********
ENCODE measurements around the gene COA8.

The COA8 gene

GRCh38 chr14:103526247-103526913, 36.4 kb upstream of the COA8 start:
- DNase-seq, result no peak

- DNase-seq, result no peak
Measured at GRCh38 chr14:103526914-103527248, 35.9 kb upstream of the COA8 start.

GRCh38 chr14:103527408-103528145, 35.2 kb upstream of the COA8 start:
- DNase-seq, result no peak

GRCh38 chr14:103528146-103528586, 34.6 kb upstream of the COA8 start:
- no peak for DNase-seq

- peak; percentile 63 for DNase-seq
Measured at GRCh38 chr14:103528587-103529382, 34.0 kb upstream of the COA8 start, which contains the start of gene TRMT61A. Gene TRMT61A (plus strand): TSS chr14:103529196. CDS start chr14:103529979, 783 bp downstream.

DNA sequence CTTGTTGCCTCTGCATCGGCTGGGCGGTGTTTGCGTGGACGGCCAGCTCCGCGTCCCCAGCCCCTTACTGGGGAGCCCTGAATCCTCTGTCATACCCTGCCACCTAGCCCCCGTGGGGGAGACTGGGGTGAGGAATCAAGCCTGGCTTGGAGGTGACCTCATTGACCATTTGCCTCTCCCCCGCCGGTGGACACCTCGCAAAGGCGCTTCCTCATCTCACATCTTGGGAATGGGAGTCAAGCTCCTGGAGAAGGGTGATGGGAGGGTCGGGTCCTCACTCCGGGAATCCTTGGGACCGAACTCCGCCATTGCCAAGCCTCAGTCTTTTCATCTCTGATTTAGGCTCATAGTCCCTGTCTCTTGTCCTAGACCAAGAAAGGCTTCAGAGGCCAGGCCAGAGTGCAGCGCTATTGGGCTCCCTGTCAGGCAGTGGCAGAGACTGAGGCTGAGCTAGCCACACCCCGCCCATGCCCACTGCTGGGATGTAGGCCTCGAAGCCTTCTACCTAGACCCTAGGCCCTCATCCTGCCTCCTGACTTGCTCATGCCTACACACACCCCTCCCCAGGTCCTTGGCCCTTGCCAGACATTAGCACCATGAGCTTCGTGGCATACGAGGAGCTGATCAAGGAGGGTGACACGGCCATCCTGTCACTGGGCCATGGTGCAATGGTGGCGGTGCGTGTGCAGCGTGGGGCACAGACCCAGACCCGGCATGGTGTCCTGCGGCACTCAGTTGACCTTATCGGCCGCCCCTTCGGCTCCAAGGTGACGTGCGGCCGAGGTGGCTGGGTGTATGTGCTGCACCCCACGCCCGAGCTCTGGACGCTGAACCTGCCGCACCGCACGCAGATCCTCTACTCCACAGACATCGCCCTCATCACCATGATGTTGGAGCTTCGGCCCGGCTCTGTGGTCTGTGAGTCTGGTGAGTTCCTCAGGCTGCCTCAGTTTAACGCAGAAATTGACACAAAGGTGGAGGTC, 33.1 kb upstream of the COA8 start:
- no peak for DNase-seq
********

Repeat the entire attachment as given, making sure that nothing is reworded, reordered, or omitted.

ENCODE measurements around the gene COA8.

The COA8 gene

GRCh38 chr14:103526247-103526913, 36.4 kb upstream of the COA8 start:
- DNase-seq, result no peak

- DNase-seq, result no peak
Measured at GRCh38 chr14:103526914-103527248, 35.9 kb upstream of the COA8 start.

GRCh38 chr14:103527408-103528145, 35.2 kb upstream of the COA8 start:
- DNase-seq, result no peak

GRCh38 chr14:103528146-103528586, 34.6 kb upstream of the COA8 start:
- no peak for DNase-seq

- peak; percentile 63 for DNase-seq
Measured at GRCh38 chr14:103528587-103529382, 34.0 kb upstream of the COA8 start, which contains the start of gene TRMT61A. Gene TRMT61A (plus strand): TSS chr14:103529196. CDS start chr14:103529979, 783 bp downstream.

DNA sequence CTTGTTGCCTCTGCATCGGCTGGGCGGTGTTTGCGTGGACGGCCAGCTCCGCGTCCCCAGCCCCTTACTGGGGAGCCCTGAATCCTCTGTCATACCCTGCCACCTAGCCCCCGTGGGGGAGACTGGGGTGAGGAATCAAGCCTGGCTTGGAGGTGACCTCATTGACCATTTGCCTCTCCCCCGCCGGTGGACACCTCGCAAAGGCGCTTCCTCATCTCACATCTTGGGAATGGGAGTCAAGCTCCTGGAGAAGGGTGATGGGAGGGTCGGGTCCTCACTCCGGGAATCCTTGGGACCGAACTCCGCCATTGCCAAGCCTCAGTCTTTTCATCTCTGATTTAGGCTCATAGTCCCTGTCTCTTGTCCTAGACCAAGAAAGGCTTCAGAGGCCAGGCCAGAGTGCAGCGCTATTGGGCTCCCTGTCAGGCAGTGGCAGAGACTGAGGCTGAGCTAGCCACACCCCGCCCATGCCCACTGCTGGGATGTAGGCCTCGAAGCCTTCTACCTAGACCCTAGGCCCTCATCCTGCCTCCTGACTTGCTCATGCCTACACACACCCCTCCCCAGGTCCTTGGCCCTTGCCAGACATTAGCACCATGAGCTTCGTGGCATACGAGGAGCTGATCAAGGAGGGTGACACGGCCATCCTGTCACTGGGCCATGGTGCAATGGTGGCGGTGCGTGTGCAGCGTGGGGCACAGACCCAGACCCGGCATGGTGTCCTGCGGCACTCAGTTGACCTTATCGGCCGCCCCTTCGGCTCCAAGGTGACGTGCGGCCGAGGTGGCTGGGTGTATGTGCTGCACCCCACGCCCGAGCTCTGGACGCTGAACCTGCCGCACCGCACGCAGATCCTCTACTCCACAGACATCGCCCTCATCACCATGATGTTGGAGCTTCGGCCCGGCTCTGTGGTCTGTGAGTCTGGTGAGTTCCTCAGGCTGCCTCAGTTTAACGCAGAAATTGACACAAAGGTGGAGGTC, 33.1 kb upstream of the COA8 start:
- no peak for DNase-seq